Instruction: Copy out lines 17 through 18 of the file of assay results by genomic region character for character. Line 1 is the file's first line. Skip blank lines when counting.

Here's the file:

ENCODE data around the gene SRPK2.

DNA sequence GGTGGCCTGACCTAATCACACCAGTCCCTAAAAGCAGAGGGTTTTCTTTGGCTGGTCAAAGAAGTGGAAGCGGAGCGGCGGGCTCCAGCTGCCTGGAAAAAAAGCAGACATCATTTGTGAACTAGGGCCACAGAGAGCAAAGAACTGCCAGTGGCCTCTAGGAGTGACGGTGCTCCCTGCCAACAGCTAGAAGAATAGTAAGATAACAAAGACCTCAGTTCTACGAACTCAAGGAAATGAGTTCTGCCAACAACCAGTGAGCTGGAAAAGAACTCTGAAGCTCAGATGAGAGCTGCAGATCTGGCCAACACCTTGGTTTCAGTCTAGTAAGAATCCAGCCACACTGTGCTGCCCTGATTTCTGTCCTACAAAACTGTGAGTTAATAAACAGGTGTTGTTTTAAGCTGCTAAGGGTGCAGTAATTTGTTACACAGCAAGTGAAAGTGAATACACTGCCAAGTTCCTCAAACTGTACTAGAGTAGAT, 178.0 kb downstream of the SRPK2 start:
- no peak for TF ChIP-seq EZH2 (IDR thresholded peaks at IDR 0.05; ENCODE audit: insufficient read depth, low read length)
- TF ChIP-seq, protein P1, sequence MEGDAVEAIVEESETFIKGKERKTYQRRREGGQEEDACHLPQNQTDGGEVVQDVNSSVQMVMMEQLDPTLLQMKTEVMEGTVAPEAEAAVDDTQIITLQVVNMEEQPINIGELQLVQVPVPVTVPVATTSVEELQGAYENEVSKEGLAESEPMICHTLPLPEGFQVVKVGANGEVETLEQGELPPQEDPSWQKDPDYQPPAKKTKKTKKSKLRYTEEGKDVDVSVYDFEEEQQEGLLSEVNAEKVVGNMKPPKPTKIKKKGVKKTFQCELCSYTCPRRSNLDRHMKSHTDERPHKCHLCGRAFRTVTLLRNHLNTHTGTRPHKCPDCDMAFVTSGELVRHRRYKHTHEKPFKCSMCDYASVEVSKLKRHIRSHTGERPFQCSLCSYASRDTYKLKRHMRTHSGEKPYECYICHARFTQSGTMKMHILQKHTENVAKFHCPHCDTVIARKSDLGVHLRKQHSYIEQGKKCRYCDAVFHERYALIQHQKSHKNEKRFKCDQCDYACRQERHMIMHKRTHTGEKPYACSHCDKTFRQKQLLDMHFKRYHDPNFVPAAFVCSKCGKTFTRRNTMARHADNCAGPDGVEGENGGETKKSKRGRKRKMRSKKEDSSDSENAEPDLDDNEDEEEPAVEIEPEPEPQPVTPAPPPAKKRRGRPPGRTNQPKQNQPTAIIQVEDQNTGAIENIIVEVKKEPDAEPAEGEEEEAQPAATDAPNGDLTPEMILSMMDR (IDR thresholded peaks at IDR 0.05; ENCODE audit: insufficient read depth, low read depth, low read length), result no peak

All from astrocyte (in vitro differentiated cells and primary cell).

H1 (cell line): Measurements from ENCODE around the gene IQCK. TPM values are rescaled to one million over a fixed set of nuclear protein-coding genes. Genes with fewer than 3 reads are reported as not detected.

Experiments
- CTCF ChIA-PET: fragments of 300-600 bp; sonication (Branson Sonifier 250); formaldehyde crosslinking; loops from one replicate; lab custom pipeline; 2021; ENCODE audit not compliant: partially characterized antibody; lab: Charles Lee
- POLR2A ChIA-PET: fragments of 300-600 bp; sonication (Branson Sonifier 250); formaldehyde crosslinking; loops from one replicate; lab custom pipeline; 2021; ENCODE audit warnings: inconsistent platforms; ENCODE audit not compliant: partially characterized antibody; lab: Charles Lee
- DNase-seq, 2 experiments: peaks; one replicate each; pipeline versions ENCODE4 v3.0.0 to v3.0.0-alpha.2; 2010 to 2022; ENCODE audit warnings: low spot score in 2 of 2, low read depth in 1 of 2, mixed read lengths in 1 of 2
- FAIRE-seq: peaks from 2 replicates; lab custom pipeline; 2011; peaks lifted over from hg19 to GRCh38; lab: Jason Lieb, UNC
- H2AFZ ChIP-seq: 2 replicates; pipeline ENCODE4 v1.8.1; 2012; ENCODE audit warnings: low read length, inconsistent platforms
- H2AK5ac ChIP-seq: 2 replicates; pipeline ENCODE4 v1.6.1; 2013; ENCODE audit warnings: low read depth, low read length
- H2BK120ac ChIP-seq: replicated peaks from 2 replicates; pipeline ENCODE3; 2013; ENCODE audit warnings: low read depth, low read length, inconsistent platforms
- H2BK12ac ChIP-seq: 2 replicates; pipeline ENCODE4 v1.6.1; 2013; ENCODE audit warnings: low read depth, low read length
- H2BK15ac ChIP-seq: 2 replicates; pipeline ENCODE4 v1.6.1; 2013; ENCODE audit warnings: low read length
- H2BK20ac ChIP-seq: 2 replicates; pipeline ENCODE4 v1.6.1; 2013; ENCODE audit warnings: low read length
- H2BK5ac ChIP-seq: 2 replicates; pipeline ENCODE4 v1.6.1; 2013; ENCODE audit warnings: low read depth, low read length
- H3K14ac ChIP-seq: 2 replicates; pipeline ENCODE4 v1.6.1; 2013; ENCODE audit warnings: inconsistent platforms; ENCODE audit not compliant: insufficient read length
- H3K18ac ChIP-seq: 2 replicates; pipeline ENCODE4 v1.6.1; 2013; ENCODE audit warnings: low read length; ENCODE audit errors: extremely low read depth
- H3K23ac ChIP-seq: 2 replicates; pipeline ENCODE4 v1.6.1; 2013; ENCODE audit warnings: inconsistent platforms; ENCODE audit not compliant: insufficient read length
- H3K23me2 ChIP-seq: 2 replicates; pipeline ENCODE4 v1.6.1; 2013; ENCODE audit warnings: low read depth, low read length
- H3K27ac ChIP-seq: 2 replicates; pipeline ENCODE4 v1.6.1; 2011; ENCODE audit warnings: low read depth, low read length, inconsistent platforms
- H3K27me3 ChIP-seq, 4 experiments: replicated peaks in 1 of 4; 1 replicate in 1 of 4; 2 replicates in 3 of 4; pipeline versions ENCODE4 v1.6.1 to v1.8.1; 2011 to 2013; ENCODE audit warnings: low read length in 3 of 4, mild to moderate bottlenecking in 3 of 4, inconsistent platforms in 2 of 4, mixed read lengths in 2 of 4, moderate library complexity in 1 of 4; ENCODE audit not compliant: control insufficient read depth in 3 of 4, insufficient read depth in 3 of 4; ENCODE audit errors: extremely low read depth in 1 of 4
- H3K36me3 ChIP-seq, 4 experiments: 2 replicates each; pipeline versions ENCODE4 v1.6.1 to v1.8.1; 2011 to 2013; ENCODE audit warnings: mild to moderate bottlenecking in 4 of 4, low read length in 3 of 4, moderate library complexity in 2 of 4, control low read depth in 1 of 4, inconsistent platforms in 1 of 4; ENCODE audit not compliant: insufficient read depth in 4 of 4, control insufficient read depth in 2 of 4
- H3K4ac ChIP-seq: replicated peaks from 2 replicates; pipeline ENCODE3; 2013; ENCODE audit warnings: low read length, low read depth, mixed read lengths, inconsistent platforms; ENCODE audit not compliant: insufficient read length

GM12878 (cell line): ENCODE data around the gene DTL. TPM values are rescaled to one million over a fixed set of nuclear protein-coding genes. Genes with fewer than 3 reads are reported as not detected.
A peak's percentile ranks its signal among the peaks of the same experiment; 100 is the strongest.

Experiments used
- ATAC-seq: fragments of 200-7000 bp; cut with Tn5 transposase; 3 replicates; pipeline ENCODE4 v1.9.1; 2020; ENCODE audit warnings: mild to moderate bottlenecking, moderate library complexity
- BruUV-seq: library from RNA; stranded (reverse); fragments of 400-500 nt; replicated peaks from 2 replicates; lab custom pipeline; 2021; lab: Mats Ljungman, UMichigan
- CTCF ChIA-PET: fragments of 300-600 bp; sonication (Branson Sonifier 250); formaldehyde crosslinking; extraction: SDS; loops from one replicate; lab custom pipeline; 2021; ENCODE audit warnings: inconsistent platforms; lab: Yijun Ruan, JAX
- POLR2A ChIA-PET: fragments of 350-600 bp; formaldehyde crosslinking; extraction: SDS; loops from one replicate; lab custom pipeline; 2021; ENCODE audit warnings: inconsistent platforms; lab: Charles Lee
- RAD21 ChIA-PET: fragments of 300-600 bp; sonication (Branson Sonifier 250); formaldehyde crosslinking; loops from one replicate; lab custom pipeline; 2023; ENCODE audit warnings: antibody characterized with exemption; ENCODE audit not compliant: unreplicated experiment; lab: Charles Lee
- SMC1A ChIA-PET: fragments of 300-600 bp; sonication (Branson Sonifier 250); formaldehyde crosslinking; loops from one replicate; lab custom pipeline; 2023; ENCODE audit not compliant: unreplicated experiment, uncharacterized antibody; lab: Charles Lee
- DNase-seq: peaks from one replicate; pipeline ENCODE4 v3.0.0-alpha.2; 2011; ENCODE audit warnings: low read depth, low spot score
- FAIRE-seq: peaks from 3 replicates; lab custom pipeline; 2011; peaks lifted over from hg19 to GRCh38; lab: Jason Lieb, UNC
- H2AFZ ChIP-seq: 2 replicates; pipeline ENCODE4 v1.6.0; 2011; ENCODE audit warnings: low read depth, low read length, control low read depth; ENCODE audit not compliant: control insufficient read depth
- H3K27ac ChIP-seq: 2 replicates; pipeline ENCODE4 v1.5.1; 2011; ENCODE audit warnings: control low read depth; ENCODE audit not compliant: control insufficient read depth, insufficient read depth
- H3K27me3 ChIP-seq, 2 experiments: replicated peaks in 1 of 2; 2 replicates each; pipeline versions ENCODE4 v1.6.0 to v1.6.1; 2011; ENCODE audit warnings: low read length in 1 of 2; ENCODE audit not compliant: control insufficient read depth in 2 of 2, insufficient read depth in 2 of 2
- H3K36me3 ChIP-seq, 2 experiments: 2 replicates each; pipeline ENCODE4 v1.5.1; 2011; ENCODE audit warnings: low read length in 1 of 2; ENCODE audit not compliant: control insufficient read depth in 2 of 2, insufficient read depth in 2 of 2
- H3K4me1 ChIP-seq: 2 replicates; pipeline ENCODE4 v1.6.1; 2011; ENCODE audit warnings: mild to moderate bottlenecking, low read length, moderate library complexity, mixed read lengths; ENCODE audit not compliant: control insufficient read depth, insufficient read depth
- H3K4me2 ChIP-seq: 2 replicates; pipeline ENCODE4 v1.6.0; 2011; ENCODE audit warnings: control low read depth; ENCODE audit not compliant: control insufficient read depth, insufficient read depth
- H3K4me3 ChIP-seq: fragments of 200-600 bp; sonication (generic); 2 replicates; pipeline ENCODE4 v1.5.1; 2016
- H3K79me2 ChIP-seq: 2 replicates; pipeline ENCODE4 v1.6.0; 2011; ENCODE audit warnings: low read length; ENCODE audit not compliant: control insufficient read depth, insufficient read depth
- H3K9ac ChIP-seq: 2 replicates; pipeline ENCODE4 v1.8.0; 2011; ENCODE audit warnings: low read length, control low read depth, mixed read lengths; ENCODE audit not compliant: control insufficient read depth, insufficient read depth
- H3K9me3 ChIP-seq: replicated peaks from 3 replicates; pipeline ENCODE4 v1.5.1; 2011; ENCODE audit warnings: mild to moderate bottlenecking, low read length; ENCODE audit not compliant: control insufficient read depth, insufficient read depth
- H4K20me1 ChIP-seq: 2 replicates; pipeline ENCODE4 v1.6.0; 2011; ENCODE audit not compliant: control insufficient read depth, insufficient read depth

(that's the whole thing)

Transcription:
- H2BK20ac ChIP-seq: 2 replicates; pipeline ENCODE4 v1.6.1; 2013; ENCODE audit warnings: low read length
- H2BK5ac ChIP-seq: 2 replicates; pipeline ENCODE4 v1.6.1; 2013; ENCODE audit warnings: low read depth, low read length